But even better than being a 4.0 student and a fantastic athlete, Shealy "is the best person I've ever met," says teammate Charlotte Craddock, a sophomore forward from Wolverhampton, England. "She is successful in everything, and her organizational skills put the rest of us to shame, but she is also one of the nicest people, with one of the best senses of humor, I've ever known. She can convey so much with her incredible left eyebrow. You know you've said something stupid when you see that eyebrow shoot up." Adds Shelton, "Loren is a leader, she's unselfish, she's down-to-earth and she gets along with everybody."
Given Shealy's commitment to excellence, chances are that SI would be honoring her even if she had pursued a different sport as a high school freshman. "I love golf, and I thought I had real potential in it, but it was the same season as field hockey, which I had played for a few years," says Shealy, who also played basketball and ran track in high school. Her mom, Jan, thought she should stick with field hockey, a team sport, and get to know other people. "I cried," says Loren. "I didn't want to play field hockey." She joined the jayvee and was so dynamic that after the season, the varsity coach called a meeting with her parents to prepare them for college recruiting.
Shealy still plays golf and often beats her father, but she has come to love field hockey. Like golf, it demands precision and practice. "I really like that it's an incredibly technical sport," she says. "Hand skills, where to position yourself on the circle, tipping the ball -- all that takes practice. I like that you have to work at it."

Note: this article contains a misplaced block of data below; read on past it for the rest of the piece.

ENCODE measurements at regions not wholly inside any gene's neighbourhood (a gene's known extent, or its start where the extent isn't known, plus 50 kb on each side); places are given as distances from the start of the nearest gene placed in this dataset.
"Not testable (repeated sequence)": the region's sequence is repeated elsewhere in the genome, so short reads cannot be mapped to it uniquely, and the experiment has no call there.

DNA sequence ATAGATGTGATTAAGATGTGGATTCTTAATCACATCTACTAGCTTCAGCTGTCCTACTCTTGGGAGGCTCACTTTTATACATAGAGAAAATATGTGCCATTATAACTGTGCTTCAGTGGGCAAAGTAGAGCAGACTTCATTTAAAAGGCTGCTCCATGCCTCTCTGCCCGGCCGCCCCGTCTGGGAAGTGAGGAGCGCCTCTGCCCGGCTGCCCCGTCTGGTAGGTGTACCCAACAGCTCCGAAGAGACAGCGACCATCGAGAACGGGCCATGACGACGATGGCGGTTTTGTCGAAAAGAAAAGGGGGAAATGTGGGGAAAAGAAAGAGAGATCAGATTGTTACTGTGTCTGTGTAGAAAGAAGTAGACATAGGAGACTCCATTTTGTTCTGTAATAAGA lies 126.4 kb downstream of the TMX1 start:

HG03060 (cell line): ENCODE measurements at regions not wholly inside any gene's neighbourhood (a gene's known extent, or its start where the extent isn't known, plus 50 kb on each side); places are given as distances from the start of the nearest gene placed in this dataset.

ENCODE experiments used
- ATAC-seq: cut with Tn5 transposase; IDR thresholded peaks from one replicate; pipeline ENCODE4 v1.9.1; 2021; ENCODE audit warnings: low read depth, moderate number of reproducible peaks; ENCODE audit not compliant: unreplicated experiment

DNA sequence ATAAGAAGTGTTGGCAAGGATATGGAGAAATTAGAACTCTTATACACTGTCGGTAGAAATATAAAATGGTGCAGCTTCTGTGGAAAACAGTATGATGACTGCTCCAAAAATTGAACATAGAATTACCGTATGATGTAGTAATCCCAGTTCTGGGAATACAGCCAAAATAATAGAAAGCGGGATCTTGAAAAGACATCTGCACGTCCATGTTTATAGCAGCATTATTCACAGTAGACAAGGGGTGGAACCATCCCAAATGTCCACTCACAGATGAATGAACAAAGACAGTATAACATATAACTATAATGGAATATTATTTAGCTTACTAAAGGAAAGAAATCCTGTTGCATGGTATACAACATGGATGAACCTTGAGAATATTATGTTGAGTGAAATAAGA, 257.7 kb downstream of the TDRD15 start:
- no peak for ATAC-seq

But the thing she likes best about the game -- hat tip to Mom -- is the team aspect. "Achieving something by yourself is great," says Shealy, "but when you've done it with 25 other people after eight months of training, it's more rewarding."
Still, Shealy has had moments of individual glory: In a 4-2 win over Maryland in the ACC title game last November, she scored the first and last goals and made the all-tournament team. But forcing an opponent into mistakes and turnovers (pressing, in field hockey parlance) is where she lives. "Scoring is fun," she says, "but I love it when I'm chasing someone down and she makes a bad pass and now we're going to the goal and could score."
Shealy has never passed up a challenge. When her middle school music director lamented the orchestra's lack of cellos, Shealy set aside the violin she had played for five years and learned the cello. In track she ran two of the more brutal events, the mile and the 800 meters, finishing third in the latter in the private-school state meet as a junior. In field hockey she works on her weaknesses rather than her strengths. "I've had a lot of kids over the years who love to work on the things they're good at," says Shelton, "but Loren focuses on the things she's not good at to make herself better, to expand her repertoire."
Summer looms, and for Shealy that means more opportunities to seize. Last summer she spent six weeks in Vietnam teaching physics and tennis to children as part of the Coach for College program. As soon as she arrived back home, she drove 13 hours to Cleveland, Miss., where she joined other Robertson scholars in running a summer enrichment camp for under-privileged kids. This summer her Robertson-sponsored adventure will be interning at a San Francisco hedge fund. While Shealy says she hasn't thought much about next year's goals, one seems clear. "We've lost that NCAA final three years in a row now," she says.
Will Shealy find the time to work on her field hockey game amid the demands of a rigorous internship in the Financial District? You can bank on it.